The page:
Last week’s column was on how America is a nation in denial about the extent of its problems.
I was pleased that Willem Buiter, former member of the Monetary Policy Committee of the Bank of England, has expressed the same view in his blog (http://blogs.ft.com/maverecon/2008/02/a-while-ago-i-a.html). Now Kenneth Rogoff, professor at Harvard and former chief economist of the International Monetary Fund, has pitched in. In an article for Project Syndicate, he writes that America should not hesitate to take advice from policymakers in developing countries since they have seen this movie before: Low interest rates, inflated asset prices, off-balance sheet vehicles, exotic financial instruments and exuberance about the promise of these instruments. He wonders whether the US will be as nimble in taking advice as it was in proffering it, to Japan and to the rest of Asia in the 1990s.
It is unsurprising, therefore, that the public is more sanguine than the intellectuals are. According to Emerging Portfolio Fund Research, investors poured $2.8 billion (Rs11,116 crore) into funds that concentrate investments in financial services companies, the most in four years. A cursory look at financial history tells us that bottoms in stocks are formed not when investors are pouring money in but when they are pulling it out. Such investor behaviour stems partly from a lack of comprehension of the situation and partly from the optimism that interest rate cuts would cure all ills.
Faced with inflation risks and risks of a credit crunch, the US Federal Reserve has wholly concentrated on the latter and ignored the former. That is where it has not only lost its credibility but also displayed an unwillingness to learn from past errors. Given the risk of a big surge in inflation — crude oil price above $90 per barrel, wheat prices at a 60-year high and America’s own headline inflation rate at more than 4% — the Federal Reserve would have been better off being reactive in dealing with economic slowdown risks and proactive in its role as the lender of the last resort. In fact, there is room to believe that it has done precisely the opposite.
The other major central bank in the world has behaved in contrasting fashion and, yet, it has not won sufficient recognition for it. The Financial Times recognized Jean Claude Trichet, president of the European Central Bank (ECB), as its man of the year for 2007. Barring that, ECB has received only derision for being late with interest rate cuts. For better or worse (mostly the latter), American behaviour is the yardstick with which others are measured. ECB relaxed its stance on monetary policy vigilance on inflation only this week. The euro promptly lost value against the dollar. Indeed, a strong case could be made for “rewarding” ECB for having taken its role as the keeper of value for its currency seriously, with a stronger euro.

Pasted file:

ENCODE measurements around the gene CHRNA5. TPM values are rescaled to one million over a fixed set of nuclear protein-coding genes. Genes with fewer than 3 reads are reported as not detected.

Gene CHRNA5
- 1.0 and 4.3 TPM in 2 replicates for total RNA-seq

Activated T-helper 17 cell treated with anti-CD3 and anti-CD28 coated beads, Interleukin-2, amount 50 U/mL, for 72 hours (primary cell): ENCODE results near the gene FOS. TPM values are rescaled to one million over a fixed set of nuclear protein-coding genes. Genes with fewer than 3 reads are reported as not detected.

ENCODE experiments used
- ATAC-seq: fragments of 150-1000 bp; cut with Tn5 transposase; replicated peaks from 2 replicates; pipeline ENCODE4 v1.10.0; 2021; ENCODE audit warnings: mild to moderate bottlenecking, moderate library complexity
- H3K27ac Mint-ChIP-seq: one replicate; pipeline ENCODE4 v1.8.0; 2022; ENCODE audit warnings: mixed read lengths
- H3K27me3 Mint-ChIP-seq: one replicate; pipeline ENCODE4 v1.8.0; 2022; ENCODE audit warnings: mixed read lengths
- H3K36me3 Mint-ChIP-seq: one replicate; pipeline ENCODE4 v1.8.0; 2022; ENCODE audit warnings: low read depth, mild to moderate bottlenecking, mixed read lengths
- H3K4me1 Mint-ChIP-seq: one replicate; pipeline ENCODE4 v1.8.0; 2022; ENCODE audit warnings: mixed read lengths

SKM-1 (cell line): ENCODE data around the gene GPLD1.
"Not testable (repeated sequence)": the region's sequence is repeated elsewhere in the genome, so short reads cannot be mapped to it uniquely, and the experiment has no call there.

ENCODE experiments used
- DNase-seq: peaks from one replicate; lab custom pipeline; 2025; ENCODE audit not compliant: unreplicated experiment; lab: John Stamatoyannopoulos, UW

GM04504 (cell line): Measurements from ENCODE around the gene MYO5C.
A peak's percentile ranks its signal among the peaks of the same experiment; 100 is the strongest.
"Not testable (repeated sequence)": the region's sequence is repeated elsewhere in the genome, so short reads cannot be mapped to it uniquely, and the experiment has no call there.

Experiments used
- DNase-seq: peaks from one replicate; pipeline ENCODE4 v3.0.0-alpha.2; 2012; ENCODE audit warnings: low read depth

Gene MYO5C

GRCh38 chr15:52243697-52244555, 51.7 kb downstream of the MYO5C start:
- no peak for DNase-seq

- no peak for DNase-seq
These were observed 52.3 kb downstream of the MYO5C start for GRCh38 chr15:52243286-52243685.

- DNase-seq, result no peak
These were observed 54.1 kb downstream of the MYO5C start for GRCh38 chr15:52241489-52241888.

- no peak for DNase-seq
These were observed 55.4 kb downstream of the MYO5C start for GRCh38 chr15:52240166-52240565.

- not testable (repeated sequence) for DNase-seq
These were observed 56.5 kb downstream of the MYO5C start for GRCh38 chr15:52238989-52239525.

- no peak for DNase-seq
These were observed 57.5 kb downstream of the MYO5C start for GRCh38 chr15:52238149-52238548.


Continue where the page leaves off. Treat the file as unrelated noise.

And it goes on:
Instead, the euro fell not only because of the expected diminution of the interest rate advantage over America, but also because the eurozone, despite the vigilance at ECB, has its own share of cupboards with real estate skeletons. Spain, Ireland, France and Greece come to mind with Spain correctly at the top of the list. Spanish real estate and banks might be the straws that break the back of the eurozone economy and the resolve of ECB not to let its fight against inflation fizzle out. If so, one might legitimately query the ultimate effectiveness of the methods of ECB. In reality, a harsh verdict on ECB must be tempered by the fact that the US must share a large portion of the blame.
The global financial marketplace unfortunately lacks a global regulator. America, with its pre-eminent role, sets the rules and others follow it as, otherwise, businesses threaten to move out of perceived unfriendly jurisdictions. Hence, other nations cannot take positions too different from that of the US. Thus, regulatory arbitrage facilitates local risk going global. Also, when the US cut the federal funds rate down to 1% in 2002-03, other central banks were compelled to follow suit lest their currencies appreciated excessively against the dollar and, by default, against the Chinese yuan pegged to the dollar. That partially set the stage for real estate manias even in regions where policymakers were reluctant to emulate the Americans.
In a sense, America’s global dominance is both a blessing and a curse as it grapples with its own financial crisis. It is a blessing because many other nations have a strong interest in not letting the American economy and the currency collapse. It is a curse because it impedes adjustment of financial prices to emerging realities that would force policymakers to take painful but correct measures. For now, the US thinks that it is blessed and that is part of the problem.
V. Anantha Nageswaran is head, investment research, Bank Julius Baer & Co. Ltd in Singapore.These are his personal views and do not represent those of his employer. Your comments are welcome at firstname.lastname@example.org